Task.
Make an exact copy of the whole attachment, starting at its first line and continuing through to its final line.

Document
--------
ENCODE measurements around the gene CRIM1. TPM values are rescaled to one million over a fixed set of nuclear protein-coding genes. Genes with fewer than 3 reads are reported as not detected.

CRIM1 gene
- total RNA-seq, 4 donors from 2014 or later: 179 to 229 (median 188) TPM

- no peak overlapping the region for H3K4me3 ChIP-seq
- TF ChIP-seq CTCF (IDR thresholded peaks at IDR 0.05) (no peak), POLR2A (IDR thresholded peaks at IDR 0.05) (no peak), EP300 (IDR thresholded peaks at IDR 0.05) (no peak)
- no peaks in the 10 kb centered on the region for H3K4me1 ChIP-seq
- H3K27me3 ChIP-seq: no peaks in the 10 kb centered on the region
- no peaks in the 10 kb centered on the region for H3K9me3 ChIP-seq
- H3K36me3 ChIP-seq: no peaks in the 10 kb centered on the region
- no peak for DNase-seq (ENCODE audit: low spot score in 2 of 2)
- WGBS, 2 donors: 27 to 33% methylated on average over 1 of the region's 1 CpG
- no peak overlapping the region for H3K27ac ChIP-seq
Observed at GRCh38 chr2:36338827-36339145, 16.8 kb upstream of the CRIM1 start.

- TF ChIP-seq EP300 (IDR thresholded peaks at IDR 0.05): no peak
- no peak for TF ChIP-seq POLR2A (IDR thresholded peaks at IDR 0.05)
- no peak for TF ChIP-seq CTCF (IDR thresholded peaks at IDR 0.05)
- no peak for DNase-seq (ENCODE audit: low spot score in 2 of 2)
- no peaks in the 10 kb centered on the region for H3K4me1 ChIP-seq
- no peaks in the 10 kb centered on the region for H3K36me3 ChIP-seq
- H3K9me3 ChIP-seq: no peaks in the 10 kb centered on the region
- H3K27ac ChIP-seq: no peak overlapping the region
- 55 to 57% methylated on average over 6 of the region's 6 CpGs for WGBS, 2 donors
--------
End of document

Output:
ENCODE measurements around the gene CRIM1. TPM values are rescaled to one million over a fixed set of nuclear protein-coding genes. Genes with fewer than 3 reads are reported as not detected.

CRIM1 gene
- total RNA-seq, 4 donors from 2014 or later: 179 to 229 (median 188) TPM

- no peak overlapping the region for H3K4me3 ChIP-seq
- TF ChIP-seq CTCF (IDR thresholded peaks at IDR 0.05) (no peak), POLR2A (IDR thresholded peaks at IDR 0.05) (no peak), EP300 (IDR thresholded peaks at IDR 0.05) (no peak)
- no peaks in the 10 kb centered on the region for H3K4me1 ChIP-seq
- H3K27me3 ChIP-seq: no peaks in the 10 kb centered on the region
- no peaks in the 10 kb centered on the region for H3K9me3 ChIP-seq
- H3K36me3 ChIP-seq: no peaks in the 10 kb centered on the region
- no peak for DNase-seq (ENCODE audit: low spot score in 2 of 2)
- WGBS, 2 donors: 27 to 33% methylated on average over 1 of the region's 1 CpG
- no peak overlapping the region for H3K27ac ChIP-seq
Observed at GRCh38 chr2:36338827-36339145, 16.8 kb upstream of the CRIM1 start.

- TF ChIP-seq EP300 (IDR thresholded peaks at IDR 0.05): no peak
- no peak for TF ChIP-seq POLR2A (IDR thresholded peaks at IDR 0.05)
- no peak for TF ChIP-seq CTCF (IDR thresholded peaks at IDR 0.05)
- no peak for DNase-seq (ENCODE audit: low spot score in 2 of 2)
- no peaks in the 10 kb centered on the region for H3K4me1 ChIP-seq
- no peaks in the 10 kb centered on the region for H3K36me3 ChIP-seq
- H3K9me3 ChIP-seq: no peaks in the 10 kb centered on the region
- H3K27ac ChIP-seq: no peak overlapping the region
- 55 to 57% methylated on average over 6 of the region's 6 CpGs for WGBS, 2 donors